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Building and sustaining university supply chain management programs

During the past decade the number of university level supply chain management programs has expanded tremendously in recognition of the greater visibility of our discipline, its growing importance in global commerce and the robust market for students with a concentration in the field.

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This is an excerpt of the original article. It was written for the July-August 2019 edition of Supply Chain Management Review. The full article is available to current subscribers.

July-August 2019

If you’re a long-time reader of Supply Chain Management Review, you’re familiar with Larry Lapide’s “Insights” column. Typically, Larry is writing about the many facets of planning, but occasionally, he takes on a provocative topic. One year, he questioned whether it was necessary to be a Top 25 supply chain leader, especially if in your industry, good enough gets the job done.
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Several years ago at the Academic Reception at the annual Council of Supply Chain Management Professionals meeting I was talking with several of my peers from other institutions. We calculated that collectively the four of us had been in this field for about 160 years. One of my colleagues looked around the crowded room and said it was great to be a part of this burgeoning field, to which I observed that the field had taken one hell of a long time to burgeon. When I first entered the field it was called “transportation and physical distribution management.” It evolved into “transportation and logistics,” then “logistics” and now “supply chain management.”

During the past decade the number of university level supply chain management programs has expanded tremendously in recognition of the greater visibility of our discipline, its growing importance in global commerce and the robust market for students with a concentration in the field. That has brought some degree of euphoria with it, and as I reflect upon those developments it concerns me that the next generation of professors who will lead this field in the coming years doesn’t necessarily understand what it took to get the larger programs to this point.

There was a lot of blood, sweat and tears involved; the progress was very slow, and often very political. In many cases alliances with faculty members in other disciplines were required to support those development efforts because making room in curricula for supply chain management courses/concentrations often involved giving less emphasis to more traditional areas of business. That in turn often involved explaining to our academic colleagues, in very basic terms, what our field was and why it was important. It also entailed designing courses and programs from scratch, bargaining for meager university resources, selling the programs to students, administrators and employers and building a faculty base.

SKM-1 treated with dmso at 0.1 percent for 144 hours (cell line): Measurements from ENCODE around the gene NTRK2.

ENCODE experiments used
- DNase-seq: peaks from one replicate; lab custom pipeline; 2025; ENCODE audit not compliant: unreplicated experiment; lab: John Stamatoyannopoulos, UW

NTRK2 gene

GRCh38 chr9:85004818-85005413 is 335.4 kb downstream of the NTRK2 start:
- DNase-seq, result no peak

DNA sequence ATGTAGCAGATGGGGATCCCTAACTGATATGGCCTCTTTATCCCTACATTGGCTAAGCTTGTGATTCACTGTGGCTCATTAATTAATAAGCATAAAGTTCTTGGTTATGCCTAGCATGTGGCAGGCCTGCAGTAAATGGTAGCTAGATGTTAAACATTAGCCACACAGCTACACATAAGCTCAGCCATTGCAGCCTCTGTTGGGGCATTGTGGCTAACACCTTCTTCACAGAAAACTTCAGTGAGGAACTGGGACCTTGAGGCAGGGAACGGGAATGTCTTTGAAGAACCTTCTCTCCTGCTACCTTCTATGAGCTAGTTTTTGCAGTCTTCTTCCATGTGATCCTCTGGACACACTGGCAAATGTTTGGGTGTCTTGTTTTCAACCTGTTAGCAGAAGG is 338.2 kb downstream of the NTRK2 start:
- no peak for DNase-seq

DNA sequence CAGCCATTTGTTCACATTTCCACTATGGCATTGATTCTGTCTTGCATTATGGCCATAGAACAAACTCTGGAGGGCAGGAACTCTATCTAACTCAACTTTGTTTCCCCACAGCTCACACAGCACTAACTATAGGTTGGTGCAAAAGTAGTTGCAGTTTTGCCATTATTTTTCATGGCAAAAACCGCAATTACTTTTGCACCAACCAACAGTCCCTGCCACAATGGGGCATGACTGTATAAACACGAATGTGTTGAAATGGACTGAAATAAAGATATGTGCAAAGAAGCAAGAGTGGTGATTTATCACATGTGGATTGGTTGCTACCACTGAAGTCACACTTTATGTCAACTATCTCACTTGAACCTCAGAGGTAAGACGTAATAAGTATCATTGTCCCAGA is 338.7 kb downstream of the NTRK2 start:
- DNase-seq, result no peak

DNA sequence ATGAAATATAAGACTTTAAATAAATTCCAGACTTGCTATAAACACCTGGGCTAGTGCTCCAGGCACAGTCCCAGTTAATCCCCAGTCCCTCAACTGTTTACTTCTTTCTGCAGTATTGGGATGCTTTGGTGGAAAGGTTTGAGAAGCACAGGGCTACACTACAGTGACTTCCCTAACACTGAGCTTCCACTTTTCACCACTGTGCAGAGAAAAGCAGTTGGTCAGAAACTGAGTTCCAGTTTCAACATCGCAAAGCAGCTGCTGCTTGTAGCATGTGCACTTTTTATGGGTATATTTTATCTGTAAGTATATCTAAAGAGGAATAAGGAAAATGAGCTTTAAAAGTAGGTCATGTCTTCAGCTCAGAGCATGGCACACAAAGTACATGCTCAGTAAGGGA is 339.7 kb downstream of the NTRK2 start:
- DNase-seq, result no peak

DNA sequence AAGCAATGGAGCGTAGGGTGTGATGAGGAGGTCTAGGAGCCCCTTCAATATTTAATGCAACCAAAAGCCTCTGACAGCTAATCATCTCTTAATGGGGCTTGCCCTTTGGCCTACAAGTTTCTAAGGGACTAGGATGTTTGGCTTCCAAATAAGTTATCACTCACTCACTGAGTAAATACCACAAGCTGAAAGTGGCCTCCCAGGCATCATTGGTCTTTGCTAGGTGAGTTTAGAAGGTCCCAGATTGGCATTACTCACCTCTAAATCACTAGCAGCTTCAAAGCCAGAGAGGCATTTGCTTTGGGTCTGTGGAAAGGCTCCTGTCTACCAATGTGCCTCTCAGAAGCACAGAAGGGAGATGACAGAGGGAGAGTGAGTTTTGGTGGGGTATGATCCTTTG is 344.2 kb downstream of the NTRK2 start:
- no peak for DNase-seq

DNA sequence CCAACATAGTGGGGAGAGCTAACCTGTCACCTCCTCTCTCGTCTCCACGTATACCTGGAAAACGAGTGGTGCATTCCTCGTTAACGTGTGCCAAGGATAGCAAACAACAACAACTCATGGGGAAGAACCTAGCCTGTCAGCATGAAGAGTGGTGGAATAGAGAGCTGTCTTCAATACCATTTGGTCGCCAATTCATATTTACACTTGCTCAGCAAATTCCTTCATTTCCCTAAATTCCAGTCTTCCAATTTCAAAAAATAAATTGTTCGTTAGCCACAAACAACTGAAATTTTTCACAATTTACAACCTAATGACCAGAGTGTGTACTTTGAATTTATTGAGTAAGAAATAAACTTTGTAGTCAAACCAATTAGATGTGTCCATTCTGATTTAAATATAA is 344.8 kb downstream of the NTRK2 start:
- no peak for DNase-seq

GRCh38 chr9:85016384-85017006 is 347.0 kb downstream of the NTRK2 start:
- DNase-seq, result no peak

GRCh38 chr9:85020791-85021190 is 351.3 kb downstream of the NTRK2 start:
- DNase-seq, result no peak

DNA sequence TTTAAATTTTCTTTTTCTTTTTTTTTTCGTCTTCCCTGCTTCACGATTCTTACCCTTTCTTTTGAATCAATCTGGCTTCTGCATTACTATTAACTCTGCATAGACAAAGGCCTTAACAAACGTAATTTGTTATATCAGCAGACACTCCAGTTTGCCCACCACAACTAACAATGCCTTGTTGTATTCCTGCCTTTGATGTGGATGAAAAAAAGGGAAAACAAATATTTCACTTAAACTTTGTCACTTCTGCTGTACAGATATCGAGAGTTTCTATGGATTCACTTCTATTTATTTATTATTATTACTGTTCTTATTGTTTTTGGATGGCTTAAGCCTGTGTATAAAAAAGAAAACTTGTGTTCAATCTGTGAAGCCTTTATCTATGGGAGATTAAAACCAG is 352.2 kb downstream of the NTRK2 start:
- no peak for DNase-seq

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Sorry, but your login has failed. Please recheck your login information and resubmit. If your subscription has expired, renew here.

From the July-August 2019 edition of Supply Chain Management Review.

July-August 2019

If you’re a long-time reader of Supply Chain Management Review, you’re familiar with Larry Lapide’s “Insights” column. Typically, Larry is writing about the many facets of planning, but occasionally, he…
Browse this issue archive.
Access your online digital edition.
Download a PDF file of the July-August 2019 issue.

Several years ago at the Academic Reception at the annual Council of Supply Chain Management Professionals meeting I was talking with several of my peers from other institutions. We calculated that collectively the four of us had been in this field for about 160 years. One of my colleagues looked around the crowded room and said it was great to be a part of this burgeoning field, to which I observed that the field had taken one hell of a long time to burgeon. When I first entered the field it was called “transportation and physical distribution management.” It evolved into “transportation and logistics,” then “logistics” and now “supply chain management.”

During the past decade the number of university level supply chain management programs has expanded tremendously in recognition of the greater visibility of our discipline, its growing importance in global commerce and the robust market for students with a concentration in the field. That has brought some degree of euphoria with it, and as I reflect upon those developments it concerns me that the next generation of professors who will lead this field in the coming years doesn't necessarily understand what it took to get the larger programs to this point.

There was a lot of blood, sweat and tears involved; the progress was very slow, and often very political. In many cases alliances with faculty members in other disciplines were required to support those development efforts because making room in curricula for supply chain management courses/concentrations often involved giving less emphasis to more traditional areas of business. That in turn often involved explaining to our academic colleagues, in very basic terms, what our field was and why it was important. It also entailed designing courses and programs from scratch, bargaining for meager university resources, selling the programs to students, administrators and employers and building a faculty base.
.

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MR

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